Press Release

ILO examines compatibility of Jordanian legislation with violence and harassment Convention 190

Legal gap analysis presents tangible recommendations for aligning Jordanian legal framework with C190 and international standards for human rights

Press release | 14 December 2021

The International Labour Organization (ILO) has published a legal gap analysis in a bid to work on a legislative framework conducive of creating world of work free from violence and harassment, enabling women and men of all backgrounds and duties, irrespective of their employment status. The analysis was conducted in partnership with UN Women, the Jordanian National Commission for Women (JNCW), and the General Federation of Jordanian Trade Unions (GFJTU), and with support from the Swedish International Development Cooperation Agency (SIDA) and the Government of Norway.

According ILO Violence and Harassment Convention, 2019 (No. 190), which entered into force on June 25, 2021, violence and harassment in the world of work “refers to a range of unacceptable behaviours and practices, or threats thereof, whether a single occurrence or repeated, that aim at, result in, or are likely to result in physical, psychological, sexual or economic harm, and includes gender-based violence and harassment”. The convention, which Jordan has not ratified, defines gender-based violence and harassment" as "violence and harassment directed against persons on the basis of their sex or gender, or which disproportionately affects persons belonging to a certain sex or gender, and includes sexual harassment".

The legal gap analysis has found that the Jordanian labour law does not define, comprehensively prohibit, or address violence and harassment in the world of work. The labour law does not provide options for workers to address incidents of violence and harassment in the world of work without terminating employment, the analysis said. There is no centralised mechanism for collecting data, monitoring, and evaluation.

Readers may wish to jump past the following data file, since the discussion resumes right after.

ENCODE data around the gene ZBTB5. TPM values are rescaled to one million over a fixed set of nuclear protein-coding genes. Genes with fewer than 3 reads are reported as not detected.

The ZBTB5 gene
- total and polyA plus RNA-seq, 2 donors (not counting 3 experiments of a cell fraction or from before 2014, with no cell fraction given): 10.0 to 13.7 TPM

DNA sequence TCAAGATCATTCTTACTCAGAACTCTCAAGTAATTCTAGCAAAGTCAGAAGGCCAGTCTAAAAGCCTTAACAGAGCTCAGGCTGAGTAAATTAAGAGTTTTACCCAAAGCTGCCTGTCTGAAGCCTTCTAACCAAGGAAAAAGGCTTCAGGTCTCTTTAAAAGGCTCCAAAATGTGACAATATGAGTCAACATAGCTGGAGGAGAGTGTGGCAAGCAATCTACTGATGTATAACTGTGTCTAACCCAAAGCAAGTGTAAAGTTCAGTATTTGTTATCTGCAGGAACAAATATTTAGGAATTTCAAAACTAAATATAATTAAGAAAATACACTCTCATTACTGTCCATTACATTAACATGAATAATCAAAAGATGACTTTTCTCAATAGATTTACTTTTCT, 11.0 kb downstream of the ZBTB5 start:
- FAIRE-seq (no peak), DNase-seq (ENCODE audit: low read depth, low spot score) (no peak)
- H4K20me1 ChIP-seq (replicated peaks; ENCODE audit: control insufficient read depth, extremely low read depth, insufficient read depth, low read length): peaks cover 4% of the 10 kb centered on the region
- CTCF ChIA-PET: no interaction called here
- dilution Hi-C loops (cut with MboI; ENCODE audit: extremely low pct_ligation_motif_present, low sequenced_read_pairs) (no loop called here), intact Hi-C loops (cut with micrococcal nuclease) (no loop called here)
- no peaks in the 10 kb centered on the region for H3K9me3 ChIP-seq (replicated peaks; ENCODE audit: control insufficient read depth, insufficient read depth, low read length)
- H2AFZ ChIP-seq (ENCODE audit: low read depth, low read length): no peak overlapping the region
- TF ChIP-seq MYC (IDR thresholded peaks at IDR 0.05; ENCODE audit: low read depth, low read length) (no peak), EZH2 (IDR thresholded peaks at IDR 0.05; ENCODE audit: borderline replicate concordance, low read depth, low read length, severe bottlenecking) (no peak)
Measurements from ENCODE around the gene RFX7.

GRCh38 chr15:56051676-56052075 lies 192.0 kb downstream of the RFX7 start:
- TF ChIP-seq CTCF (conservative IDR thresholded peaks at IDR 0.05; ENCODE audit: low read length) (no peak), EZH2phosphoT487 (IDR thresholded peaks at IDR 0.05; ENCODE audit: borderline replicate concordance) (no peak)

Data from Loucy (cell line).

In 2017, the Jordanian National Commission for Women (JNCW) issued a study reporting that 35.8 per cent of female and male workers have experienced at least one form of workplace harassment. The majority of perpetrators of harassment against women were male co-workers (29.1 per cent).

The legal gap analysis has made many recommendations at the policy, international agreements, and legislative levels, in line with Convention 190. It called on the Government of Jordan to ratify the convention, develop a national complaints and grievances redress mechanism for violence and harassment in the world of work, and ensure that existing mechanisms are equipped and have the mandate to address cases of violence and harassment in the world of work.

Reem Aslan, Chief Technical Advisor for ILO Decent Work for Women Programme in Jordan said violence and harassment are still denied or ignored in countries around the world.

“In Jordan, however, state entities, in partnership with the ILO, are trying to build a database on the magnitude of violence and harassment, and to conduct research on their economic impacts on the country,” said Aslan, also a gender specialist.

“There is a need for protecting female and male victims of violence and harassment, and for developing efficient complaints and redress procedures with confidential support. This requires effective and clear legislation protecting the rights of workers and employers.”

The legal gap analysis was part of efforts by the ILO and its partners in Jordan to help create a world of word free of violence and harassment, in alignment with Convention 190. Under these efforts, the ILO, in partnership with the JNCW and the GFJTU, proposed in December 2020 a “National Strategy for the Elimination of Violence and Harassment in the World of Work”. Endorsed by more than 50 stakeholders representing workers, employers and civil society organisations, the strategy is based on the main elements of prevention, response, and protection, as well as integrated policy and accountability mechanisms.

The ILO also organised a workshop for private sector employer, seeking to enhance their engagement in creating a world of work free from violence and harassment through the use of effective and practical tools. The workshop was part of a private sector engagement plan, which provides employers with instruments and standards for decent work, women’s empowerment, violence and harassment elimination, and awareness raising.